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Evolution study guide

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Topics: Evolution
Study guide for Evolution

Chapter 16

What is Evolution?
Process of change over time.
What did Darwin observe on his travels?
He observed different species and their characteristics and habititats.
How did come to form his theory?
Because of his travels and earlier works of Malthus and Lamarck.
What does Darwin mean by “Evolution by Natural Selection”?
Natural selection is the process by which organisms with variations most suited to their local environment survive and leave more offspring. Natural selection “drives” evolution.
What is fitness, and adaptation?
Fitness is how well an organism can survive and reproduce in its environment. Adaption is any heritable characteristic that increases an organism’s ability to survive and reproduce in its environment.
Do we have “evidence” of Evolution? What are they?
Patterns in the distribution of living and fossil species tell us how modern organisms evolved from their ancestors. Many recently discovered fossils form series that trace the evolution of modern species from extinct ancestors. At the molecular level, the universal genetic code and homologous molecules provide evidence of common descent.
Are there strengths and weaknesses with the theory?
Strengths are that there are newly discovered fossils that show some traits from common ancestors. Weakness is the time it has to take for this whole evolution process to take place, people didn’t think the world was that old.
What do homologous structures and similarities suggest about the process of evolutionary change?
Evolutionary theory explains the existence of homologous structures adapted to different purposes as the result of descent with modification from a common ancestor. Similarities and differences among homologous structures help determine how recently species shared a common ancestor. For example the front limbs of reptiles and birds are more similar to each other than either is to the front limb of an mammal. This similarity indicates that the common ancestor of reptiles and birds lived more recently than the common ancestor of birds, reptiles and mammals. So birds are closer related to crocodiles than bats.
What are the major differences between creationism and Darwinism? Remember the movie!
Darwinism concerns itself as a science, that is explained by scientific methodology. Biological evolution concerns changes in living things during the history of life on earth. It explains that living things share common ancestors and over time evolutionary change gives rise to new species. On the other hand, the ideas of creation science is derived from the conviction of most Abrahemic religions that God created the universe-including humans and other living things-all at once in the relatively recent past.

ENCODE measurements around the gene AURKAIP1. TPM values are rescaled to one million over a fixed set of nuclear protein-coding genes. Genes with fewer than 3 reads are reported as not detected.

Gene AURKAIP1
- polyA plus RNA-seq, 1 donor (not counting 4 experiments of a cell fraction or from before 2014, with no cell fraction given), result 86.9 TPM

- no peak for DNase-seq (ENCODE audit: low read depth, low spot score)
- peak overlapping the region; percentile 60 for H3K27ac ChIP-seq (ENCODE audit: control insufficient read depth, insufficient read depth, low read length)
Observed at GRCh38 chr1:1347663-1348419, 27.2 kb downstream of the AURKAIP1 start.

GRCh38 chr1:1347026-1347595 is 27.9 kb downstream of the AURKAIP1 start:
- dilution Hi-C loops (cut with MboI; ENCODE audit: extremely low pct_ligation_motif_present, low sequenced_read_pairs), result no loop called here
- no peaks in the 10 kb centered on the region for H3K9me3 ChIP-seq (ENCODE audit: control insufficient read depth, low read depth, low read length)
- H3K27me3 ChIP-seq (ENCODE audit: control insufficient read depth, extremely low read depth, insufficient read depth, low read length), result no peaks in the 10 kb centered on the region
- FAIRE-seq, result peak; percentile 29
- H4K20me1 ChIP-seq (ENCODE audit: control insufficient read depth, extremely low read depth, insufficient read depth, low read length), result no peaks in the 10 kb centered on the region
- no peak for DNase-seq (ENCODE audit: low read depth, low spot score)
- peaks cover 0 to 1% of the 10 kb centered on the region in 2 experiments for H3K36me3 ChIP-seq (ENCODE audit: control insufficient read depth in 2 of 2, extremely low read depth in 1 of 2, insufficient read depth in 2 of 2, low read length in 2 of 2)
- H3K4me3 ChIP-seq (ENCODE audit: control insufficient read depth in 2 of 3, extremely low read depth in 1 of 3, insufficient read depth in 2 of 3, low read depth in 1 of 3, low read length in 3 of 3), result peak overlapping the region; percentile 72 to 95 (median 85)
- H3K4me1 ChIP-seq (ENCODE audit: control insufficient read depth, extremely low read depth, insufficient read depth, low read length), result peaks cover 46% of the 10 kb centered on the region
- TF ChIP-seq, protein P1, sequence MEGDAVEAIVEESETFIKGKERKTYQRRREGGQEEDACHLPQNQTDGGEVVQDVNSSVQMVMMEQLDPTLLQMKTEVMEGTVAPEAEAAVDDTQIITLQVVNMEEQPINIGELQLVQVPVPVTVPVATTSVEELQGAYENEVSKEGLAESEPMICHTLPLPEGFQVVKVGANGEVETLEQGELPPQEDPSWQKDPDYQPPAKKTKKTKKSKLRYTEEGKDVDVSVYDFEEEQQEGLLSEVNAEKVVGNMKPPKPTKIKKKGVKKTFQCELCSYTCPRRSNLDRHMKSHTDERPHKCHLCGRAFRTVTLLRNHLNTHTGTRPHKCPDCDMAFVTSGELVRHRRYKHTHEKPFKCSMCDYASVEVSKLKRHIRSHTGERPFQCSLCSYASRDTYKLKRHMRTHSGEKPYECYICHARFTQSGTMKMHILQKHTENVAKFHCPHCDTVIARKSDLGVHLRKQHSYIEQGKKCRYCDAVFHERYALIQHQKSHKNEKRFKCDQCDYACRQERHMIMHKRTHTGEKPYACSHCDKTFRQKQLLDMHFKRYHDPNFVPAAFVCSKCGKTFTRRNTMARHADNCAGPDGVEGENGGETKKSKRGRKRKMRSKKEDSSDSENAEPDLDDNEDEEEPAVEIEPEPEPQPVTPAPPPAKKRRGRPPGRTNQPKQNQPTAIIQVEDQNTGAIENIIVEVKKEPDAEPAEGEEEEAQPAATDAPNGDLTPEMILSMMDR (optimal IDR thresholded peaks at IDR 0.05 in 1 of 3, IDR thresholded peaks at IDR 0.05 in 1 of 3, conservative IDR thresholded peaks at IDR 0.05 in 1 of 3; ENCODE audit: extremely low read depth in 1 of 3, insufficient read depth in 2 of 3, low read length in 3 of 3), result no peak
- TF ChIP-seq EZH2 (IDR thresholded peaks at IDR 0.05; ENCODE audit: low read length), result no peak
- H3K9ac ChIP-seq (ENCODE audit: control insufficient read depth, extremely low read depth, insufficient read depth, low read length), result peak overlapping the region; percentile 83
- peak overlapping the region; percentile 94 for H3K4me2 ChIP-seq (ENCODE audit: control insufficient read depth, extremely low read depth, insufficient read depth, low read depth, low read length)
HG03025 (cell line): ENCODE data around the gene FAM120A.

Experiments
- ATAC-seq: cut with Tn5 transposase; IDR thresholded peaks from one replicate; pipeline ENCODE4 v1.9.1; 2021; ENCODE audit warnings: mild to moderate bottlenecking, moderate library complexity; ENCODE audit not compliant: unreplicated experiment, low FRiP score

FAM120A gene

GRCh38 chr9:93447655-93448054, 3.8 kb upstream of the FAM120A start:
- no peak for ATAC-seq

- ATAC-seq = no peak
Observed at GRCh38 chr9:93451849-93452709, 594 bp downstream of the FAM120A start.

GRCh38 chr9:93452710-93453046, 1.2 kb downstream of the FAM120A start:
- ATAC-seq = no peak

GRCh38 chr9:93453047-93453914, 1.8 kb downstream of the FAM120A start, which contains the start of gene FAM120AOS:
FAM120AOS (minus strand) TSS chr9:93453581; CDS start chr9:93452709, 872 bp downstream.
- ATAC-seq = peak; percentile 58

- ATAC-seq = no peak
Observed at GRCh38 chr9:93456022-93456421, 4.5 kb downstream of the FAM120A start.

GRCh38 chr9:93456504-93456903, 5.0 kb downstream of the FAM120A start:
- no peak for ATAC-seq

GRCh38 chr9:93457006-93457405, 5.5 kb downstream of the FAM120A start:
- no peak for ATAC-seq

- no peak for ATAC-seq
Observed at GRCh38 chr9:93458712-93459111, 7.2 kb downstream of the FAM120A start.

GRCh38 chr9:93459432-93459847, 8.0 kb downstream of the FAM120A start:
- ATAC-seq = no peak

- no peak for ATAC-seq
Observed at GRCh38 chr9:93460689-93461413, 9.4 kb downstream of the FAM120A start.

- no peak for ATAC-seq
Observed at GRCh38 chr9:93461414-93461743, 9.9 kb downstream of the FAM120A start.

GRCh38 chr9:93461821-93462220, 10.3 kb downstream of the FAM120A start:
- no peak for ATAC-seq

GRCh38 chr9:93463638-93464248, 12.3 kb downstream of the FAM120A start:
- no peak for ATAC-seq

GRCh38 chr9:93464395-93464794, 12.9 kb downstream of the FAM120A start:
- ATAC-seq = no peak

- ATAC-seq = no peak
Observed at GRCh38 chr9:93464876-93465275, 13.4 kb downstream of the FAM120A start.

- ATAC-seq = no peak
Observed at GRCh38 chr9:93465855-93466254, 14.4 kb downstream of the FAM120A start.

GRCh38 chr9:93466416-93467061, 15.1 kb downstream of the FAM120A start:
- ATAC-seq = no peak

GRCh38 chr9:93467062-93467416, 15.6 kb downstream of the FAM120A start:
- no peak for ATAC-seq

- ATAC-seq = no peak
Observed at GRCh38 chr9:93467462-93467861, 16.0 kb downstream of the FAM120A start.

Chapter 17

What is genetic variation? Why is it important from an evolutionary point of view?
What is a gene pool?
How do we get genetic variation? Sources?
How does Natural Selection affect single-gene and polygenic traits?
What is genetic drift? How does it affect evolution?
How do we get new species? Be able to give examples!
If we isolate a species, what would eventually happen to the species?
What different types of isolation can happen in Nature? And how do they each effect the species?

Do the assessment questions at the back of each chapter to prepare for the test on Tuesday the 9th of April! You will be assessed on Criterion C. See back for outline.

Good Luck!

Criterion C: Knowledge and understanding of science
Maximum: 6
Achievement level
Level descriptor
0
The student does not reach a standard described by any of the descriptors below.
1–2
The student recalls some scientific ideas, concepts and/or processes.
The student applies scientific understanding to solve simple problems.
3–4
The student describes scientific ideas, concepts and/or processes.
The student applies scientific understanding to solve complex problems in familiar situations.
The student analyses scientific information by identifying parts, relationships or causes.
5–6
The student uses scientific ideas, concepts and/or processes correctly to construct scientific explanations.
The student applies scientific understanding to solve complex problems including those in unfamiliar situations.
The student analyses and evaluates scientific information and makes judgments supported by scientific understanding.
Analyse: to identify parts and relationships and to interpret information to reach a conclusion.
Complex problems: refers to problems that are set in a familiar or unfamiliar context and require analysis. These problems can often be broken down into sub-problems or stages, each of which requires the selection and application of the appropriate principle, rule, equation or method.
Evaluate: to assess the implications and limitations; to make judgments about the value of ideas, works, solutions and methods in relation to selected criteria.
Simple problems: refers to straightforward problems that are clearly stated and set in a familiar context, and require the student to apply the appropriate principle, rule, equation or method.
Unfamiliar situation: refers to a problem or situation in which the context or the application is modified so that it is considered unfamiliar for the student.

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